I visit the University of Canberra each Wednesday to meet with colleagues, research students and coaches and when possible drink coffee together.
At noon we share pizzas in the Mizzuna’s cafe. The unmeeting goes on for the best part of two hours with people coming and going as their schedule permits.
Just before a meeting with a coach, I noticed this tweet from Harold Jarche
Nope. Don't build around technologies. Build around people. Understand people. Hire an anthropologist. Hire a psychologist. Listen. Watch. Learn. Without people, our organizations are nothing. https://t.co/b86lqCP7d6
— Harold Jarche (@hjarche) February 6, 2018
The anthropologist suggestion was particularly timely. I was about to meet a coach from Japan who has spent a year in Canberra as an assistant coach. She is head coach of her university basketball team in Japan. She has been coaching for ten years after a career as a professional basketball player and has postgraduate qualifications in psychology.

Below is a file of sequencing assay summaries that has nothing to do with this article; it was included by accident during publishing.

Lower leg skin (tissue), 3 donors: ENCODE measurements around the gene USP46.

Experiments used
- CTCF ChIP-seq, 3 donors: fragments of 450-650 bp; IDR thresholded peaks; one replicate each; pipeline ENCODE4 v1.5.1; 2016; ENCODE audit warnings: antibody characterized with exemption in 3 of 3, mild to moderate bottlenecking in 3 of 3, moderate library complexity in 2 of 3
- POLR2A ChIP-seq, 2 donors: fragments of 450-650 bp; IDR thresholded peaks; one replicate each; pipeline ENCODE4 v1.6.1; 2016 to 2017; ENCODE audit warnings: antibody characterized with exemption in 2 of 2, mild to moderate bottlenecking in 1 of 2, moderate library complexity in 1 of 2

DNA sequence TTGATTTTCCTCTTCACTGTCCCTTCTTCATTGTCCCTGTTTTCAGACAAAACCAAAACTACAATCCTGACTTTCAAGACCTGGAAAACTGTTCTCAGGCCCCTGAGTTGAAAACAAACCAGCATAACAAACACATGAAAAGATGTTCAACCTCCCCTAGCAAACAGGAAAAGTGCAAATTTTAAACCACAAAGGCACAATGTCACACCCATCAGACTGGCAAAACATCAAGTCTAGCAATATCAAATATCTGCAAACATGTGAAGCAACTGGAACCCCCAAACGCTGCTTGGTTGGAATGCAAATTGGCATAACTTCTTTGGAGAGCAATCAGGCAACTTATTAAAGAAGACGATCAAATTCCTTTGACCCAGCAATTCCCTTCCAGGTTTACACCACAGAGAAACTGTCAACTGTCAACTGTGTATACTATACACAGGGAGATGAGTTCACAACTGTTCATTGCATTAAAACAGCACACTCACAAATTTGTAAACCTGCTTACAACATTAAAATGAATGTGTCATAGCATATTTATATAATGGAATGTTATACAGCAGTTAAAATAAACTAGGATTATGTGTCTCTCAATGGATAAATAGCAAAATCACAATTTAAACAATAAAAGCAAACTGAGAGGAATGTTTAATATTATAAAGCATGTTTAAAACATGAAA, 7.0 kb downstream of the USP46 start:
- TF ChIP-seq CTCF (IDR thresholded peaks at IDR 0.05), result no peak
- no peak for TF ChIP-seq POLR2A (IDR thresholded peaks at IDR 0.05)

We have met most weeks during on the year to discuss her experiences and her use of observation and analysis.
This week this is where our conversation took us (in her notebook):
Our conversation started with the way coaches treat athletes. My question was ‘Now that you have experienced Australian basketball, what will change when you meet your students in the next academic year?’
We were still talking after two hours and have a plan to develop an action research project in the 2018-2019 seasons in Japan and Australia.
I left thinking we had conversed in a way that Harold would have approved. Most importantly, we had talked about personal connections through coaching and learned a great deal from each other about being a professional stranger in a culture.
Mizzuna’s through Theodolite (Keith Lyons, CC BY 4.0)